Variation 3: Diamonds now represent division.

My father wanted a whole entire suit to be division, instead of the Face cards. The rest of the rules would be the same. I pointed out that this would mean that we could only divide by a negative number. My father was fine with that. So, I dealt 4 cards to each of us again, and I got +(-10), +(-7), x(-1/2), +(3). I wanted to add as many negatives as possible, so I added (-10) and (-7) to get (-17). Then I multiplied by (-1/2) to get (17/2). Finally, I added the (9), which I converted to (18/2). 8+7 = 15, so I carried the 1, and 1+1+1=3. So, I got (35/2). My father got (-3/11), so I won this hand. We played 3 more games, which my father won all of them. At this point, Thanksgiving dinner was ready, and the game playing was over!

Reflection: All the versions of the "Greater Than" Game will be useful to teach students about inequalities. Depending on the confidence level of my students, I would have them do the original version first, followed by Variation 1. Variation 1, I believe, will teach them more about strategy and how to think a few steps ahead in order to figure out a problem. In this case, it's which card combination and order will achieve the greatest value. Then, if they are getting really comfortable, I would tell them to move on to Variation 2, and let them use a paper and pencil to help them divide/add/multiply/subtract fractions until they felt comfortable enough to do the math in their heads. I would also allow the students to use paper and pencil to figure out difficult multiplication problems with the original version, especially if I saw them struggling. All in all, the "Greater Than" Game is a great way to get students to practice math, learn about inequalities, and learn how to think steps through ahead of time to solve a problem.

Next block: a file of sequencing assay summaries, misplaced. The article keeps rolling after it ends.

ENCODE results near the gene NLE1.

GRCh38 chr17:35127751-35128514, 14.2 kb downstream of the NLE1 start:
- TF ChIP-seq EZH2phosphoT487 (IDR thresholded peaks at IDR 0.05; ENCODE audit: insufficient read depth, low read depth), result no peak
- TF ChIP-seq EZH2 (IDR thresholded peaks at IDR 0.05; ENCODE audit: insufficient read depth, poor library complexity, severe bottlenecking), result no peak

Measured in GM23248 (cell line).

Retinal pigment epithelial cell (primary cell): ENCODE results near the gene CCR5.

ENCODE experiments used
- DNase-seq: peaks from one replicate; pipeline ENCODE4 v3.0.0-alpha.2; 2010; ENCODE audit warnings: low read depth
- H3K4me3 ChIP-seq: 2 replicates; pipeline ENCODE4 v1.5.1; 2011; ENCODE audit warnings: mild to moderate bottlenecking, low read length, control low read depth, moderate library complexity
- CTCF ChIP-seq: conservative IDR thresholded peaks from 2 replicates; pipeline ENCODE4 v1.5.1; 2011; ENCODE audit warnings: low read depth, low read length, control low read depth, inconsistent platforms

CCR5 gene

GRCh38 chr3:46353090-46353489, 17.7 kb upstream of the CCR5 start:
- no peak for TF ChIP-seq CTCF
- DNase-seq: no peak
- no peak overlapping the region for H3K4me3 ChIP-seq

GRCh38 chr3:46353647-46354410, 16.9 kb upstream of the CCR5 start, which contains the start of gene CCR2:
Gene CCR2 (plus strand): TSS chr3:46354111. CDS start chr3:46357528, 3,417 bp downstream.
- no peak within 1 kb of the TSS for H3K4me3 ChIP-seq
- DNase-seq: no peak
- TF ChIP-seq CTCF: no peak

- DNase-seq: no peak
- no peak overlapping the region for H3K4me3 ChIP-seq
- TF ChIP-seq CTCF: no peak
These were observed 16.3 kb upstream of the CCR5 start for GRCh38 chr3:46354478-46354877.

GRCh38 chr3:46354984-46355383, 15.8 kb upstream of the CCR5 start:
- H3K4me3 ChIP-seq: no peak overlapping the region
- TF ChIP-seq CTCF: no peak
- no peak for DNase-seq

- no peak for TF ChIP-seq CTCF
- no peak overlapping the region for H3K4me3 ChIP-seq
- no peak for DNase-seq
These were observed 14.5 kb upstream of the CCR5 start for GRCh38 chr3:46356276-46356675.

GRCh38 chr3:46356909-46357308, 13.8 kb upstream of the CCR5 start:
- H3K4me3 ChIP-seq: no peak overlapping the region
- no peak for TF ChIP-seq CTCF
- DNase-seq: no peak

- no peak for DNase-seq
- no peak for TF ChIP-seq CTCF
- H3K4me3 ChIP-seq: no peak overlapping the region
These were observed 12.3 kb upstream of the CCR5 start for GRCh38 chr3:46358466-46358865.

## Friday, November 28, 2014

## Thursday, November 13, 2014

### The Elusive Rule of Eleusis!